Sovereign God, we find our hope in you. Give protection and healing to the United States and the many other places where only you can deliver peace. We thank you that we can bring all of these things to you with confidence, knowing that not only are you capable but you are willing to respond to the desires of our hearts. Align them with yours.

In the name of Jesus Christ, our only Savior, we pray, Amen.

Litany for Those Who Aren’t Ready for Healing

By Rev. Dr. Yolanda Pierce

Originally posted on Kinetics Live, November 28, 2014. Then republished as part of Prayers for Love in the Face of Violence on July 7, 2016 by Sophia Henager, Kate Kooyman, Shannon Jammal-Hollemans

Let us not rush to the language of healing, before understanding the fullness of the injury and the depth of the wound.

Let us not rush to offer a band-aid, when the gaping wound requires surgery and complete reconstruction.

Let us not offer false equivalencies, thereby diminishing the particular pain being felt in a particular circumstance in a particular historical moment.

Let us not speak of reconciliation without speaking of reparations and restoration, or how we can repair the breach and how we can restore the loss.

Let us not rush past the loss of this mother’s child, this father’s child…someone’s beloved son.

Let us not value property over people; let us not protect material objects while human lives hang in the balance.

Let us not value a false peace over a righteous justice.

Let us not be afraid to sit with the ugliness, the messiness, and the pain that is life in community together.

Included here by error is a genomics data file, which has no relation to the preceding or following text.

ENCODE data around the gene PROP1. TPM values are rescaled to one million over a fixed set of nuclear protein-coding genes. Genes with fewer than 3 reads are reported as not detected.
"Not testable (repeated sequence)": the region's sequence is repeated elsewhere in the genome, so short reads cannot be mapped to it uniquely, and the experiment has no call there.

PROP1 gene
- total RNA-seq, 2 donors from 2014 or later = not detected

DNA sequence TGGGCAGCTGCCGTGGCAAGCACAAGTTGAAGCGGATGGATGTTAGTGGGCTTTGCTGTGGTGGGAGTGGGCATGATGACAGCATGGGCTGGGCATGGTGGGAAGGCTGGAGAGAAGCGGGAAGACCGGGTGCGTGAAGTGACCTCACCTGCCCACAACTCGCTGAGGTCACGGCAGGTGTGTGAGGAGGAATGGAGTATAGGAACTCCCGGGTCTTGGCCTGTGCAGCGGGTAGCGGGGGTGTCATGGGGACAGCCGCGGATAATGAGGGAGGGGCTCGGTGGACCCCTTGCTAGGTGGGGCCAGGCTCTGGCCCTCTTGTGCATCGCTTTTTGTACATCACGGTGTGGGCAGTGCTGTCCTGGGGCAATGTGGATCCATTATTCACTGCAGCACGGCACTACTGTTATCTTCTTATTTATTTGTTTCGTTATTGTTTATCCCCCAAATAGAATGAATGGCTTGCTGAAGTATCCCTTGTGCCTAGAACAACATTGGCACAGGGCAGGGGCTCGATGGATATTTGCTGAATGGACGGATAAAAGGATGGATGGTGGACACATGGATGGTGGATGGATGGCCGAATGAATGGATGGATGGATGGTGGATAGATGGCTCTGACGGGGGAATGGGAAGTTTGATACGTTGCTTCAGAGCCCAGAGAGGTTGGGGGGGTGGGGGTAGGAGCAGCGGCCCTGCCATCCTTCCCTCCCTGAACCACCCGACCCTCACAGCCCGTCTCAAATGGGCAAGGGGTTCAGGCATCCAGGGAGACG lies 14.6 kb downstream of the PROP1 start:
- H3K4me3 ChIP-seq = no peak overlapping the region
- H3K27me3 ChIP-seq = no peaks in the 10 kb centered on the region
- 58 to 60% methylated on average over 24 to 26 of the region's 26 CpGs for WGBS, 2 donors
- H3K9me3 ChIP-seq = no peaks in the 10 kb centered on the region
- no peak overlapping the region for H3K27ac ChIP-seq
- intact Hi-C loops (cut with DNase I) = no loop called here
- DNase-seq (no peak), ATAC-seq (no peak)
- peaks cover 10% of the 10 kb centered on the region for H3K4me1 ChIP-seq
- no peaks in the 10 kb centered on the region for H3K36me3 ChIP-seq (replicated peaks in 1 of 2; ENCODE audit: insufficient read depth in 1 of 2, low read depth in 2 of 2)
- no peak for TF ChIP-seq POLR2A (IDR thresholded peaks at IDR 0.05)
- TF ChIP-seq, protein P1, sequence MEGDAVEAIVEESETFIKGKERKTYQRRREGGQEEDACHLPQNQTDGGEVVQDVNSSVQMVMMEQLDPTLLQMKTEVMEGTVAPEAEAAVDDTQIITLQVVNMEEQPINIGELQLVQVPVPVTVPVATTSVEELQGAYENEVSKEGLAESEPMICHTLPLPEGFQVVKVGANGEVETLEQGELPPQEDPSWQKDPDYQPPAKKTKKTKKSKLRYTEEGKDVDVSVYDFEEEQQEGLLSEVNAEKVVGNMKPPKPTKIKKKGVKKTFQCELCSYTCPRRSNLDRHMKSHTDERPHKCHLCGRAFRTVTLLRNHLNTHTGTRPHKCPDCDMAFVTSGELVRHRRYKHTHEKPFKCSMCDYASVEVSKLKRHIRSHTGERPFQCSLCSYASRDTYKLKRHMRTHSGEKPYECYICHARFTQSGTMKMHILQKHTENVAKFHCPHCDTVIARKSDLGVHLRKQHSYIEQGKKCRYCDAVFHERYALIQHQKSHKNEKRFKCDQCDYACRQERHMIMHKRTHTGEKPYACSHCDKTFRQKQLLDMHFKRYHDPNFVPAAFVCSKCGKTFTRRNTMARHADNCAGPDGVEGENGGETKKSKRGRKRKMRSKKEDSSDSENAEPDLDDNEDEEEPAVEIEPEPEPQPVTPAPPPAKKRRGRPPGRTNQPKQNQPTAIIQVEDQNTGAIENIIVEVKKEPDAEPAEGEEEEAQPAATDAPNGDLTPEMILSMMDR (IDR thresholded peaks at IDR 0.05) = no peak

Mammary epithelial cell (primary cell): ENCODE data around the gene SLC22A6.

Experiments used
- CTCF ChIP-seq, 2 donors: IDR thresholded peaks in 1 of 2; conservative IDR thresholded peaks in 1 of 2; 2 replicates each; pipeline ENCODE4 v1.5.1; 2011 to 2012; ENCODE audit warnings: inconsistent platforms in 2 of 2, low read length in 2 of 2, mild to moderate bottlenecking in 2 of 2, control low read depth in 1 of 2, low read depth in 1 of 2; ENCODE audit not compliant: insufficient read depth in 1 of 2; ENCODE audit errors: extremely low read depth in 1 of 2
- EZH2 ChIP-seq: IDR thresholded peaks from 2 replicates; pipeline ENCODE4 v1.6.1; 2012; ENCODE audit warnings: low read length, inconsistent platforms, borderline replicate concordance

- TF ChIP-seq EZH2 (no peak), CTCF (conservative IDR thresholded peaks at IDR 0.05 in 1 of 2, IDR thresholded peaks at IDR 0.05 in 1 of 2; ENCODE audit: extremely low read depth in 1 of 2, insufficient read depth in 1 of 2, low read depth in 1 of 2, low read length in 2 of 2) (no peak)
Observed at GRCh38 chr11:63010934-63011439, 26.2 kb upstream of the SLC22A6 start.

Let us not offer clichés to the grieving, those whose hearts are being torn asunder.




Let us mourn black and brown men and women, those killed extrajudicially every 28 hours.

Let us lament the loss of children of God, dead at the hands of police officers.

Let us weep at a criminal justice system, which is neither blind nor just.

Let us call for the mourning men and the wailing women, those willing to rend their garments of privilege and ease, and sit in the ashes of this nation’s original sin.

Let us be silent when we don’t know what to say.

Let us be humble and listen to the pain, rage, and grief pouring from the lips of our neighbors and friends.

Let us decrease, so that our brothers and sisters who live on the underside of history may increase.

Let us pray with our eyes open and our feet firmly planted on the ground

Let us listen to the shattering glass and let us smell the purifying fires, for it is the language of the unheard.

God, in your mercy…

Show me my own complicity in injustice.

Convict me for my indifference.

Forgive me when I have remained silent.

Equip me with a zeal for righteousness.

Never let me grow accustomed or acclimated to unrighteousness.

Becoming (part of) the Answer to our Own Prayers

Hear Us Out!

Many of the social justice issues the Christian Reformed Church advocates on are interconnected with race and racial inequities. Using the Office of Social Justice’s #HearUsOut action alert, contact your elected officials about your COVID-19 concerns that intersect with racial injustice. Additionally, connect with the Office of Race Relations for resources to further educate yourself on race in the United States and the Christian response.